While most know that it’s critical for a leader to be someone an organization can rely on for vision and guidance, it might not always be obvious that a leader also has to represent the reliability of their organization to the outside world. Julie Sweet, the CEO of consulting firm Accenture, a company with 469,000 employees, exemplifies this reliability. 

Accenture’s reliability is key to maintaining client loyalty, and it’s clear that Sweet knows it. In a 2019 interview with The New York Times, she shared the key to reliable consulting. “Clients constantly are saying to me, ‘The most important thing you can do is to tell me what I need to hear, not what I want to hear,’” she said.

How can I embody the leadership qualities of famous CEOs?

Looking up to the leaders you admire most is a good start when you’re developing your leadership qualities in business and your own company culture, but don’t forget to draw from your own strengths. You have your own unique leadership personality, so focus on developing it.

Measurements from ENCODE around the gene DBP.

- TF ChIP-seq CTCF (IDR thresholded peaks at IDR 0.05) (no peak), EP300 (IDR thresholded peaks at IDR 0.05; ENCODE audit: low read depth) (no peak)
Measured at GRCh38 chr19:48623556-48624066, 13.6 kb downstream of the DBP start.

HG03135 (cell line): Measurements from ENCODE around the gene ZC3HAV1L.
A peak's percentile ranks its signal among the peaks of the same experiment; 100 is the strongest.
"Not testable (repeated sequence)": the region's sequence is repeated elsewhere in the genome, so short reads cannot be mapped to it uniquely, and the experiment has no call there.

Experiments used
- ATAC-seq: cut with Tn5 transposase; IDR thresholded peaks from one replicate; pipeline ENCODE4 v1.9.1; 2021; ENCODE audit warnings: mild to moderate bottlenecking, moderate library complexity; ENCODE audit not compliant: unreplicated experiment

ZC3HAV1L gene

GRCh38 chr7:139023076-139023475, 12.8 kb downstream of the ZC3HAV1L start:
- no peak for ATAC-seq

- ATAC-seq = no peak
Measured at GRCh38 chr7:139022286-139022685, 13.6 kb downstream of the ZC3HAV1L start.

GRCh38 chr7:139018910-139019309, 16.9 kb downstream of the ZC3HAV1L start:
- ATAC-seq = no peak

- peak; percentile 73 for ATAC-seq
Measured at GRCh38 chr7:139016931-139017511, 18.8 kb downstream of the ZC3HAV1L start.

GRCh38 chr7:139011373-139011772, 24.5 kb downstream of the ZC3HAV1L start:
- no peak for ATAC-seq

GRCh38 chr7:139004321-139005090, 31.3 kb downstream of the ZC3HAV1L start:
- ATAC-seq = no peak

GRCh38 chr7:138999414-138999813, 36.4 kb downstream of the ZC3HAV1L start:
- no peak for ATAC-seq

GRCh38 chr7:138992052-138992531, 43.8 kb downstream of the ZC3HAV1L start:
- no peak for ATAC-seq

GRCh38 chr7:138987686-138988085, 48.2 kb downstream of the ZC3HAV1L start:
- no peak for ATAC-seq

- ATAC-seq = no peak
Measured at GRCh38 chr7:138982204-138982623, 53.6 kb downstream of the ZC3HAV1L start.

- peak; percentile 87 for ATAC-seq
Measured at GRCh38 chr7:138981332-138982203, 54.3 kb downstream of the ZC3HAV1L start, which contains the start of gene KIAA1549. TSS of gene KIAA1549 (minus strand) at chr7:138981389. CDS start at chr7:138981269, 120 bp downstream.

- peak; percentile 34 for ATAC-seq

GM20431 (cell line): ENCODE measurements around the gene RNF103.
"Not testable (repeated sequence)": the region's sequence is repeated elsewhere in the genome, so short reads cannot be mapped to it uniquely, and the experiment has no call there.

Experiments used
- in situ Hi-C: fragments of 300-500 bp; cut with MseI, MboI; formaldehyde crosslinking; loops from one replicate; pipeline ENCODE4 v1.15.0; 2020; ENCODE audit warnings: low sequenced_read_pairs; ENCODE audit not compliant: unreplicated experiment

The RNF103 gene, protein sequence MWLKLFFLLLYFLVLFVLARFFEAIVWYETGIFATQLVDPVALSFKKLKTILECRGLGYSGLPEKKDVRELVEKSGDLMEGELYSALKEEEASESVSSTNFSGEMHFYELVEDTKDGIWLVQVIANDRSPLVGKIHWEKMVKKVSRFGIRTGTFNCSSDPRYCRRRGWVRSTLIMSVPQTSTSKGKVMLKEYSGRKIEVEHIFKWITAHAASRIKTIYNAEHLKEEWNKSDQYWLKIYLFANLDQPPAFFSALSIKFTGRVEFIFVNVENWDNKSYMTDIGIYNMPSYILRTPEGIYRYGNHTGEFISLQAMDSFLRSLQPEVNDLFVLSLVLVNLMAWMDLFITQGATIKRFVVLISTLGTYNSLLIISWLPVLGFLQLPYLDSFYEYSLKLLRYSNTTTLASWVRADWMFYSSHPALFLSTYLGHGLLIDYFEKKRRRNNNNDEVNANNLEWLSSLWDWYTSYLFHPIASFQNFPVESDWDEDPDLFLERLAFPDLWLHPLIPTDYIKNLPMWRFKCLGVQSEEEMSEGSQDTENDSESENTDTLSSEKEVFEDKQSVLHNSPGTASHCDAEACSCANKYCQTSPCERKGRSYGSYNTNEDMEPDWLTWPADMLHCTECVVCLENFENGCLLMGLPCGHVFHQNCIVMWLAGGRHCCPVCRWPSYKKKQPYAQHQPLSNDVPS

Effective leaders are known for setting goals, delegating responsibilities, communicating openly, and making time for employees. They focus on lasting solutions, recognize achievements at every level, and never take the job too seriously.

Encourage teamwork and transparent communication between colleagues. Rather than close yourself off from employees, maintain a workspace with them to make yourself more approachable.

Are you born with leadership qualities or can you learn them?

If there’s one common lesson that can be learned by examining the careers and backgrounds of famous CEOs, it’s that no two leaders are the same. There are as many types of leaders as there are types of people in the world. But what these leaders share is that they have all learned to harness their unique talents and use them to inspire others.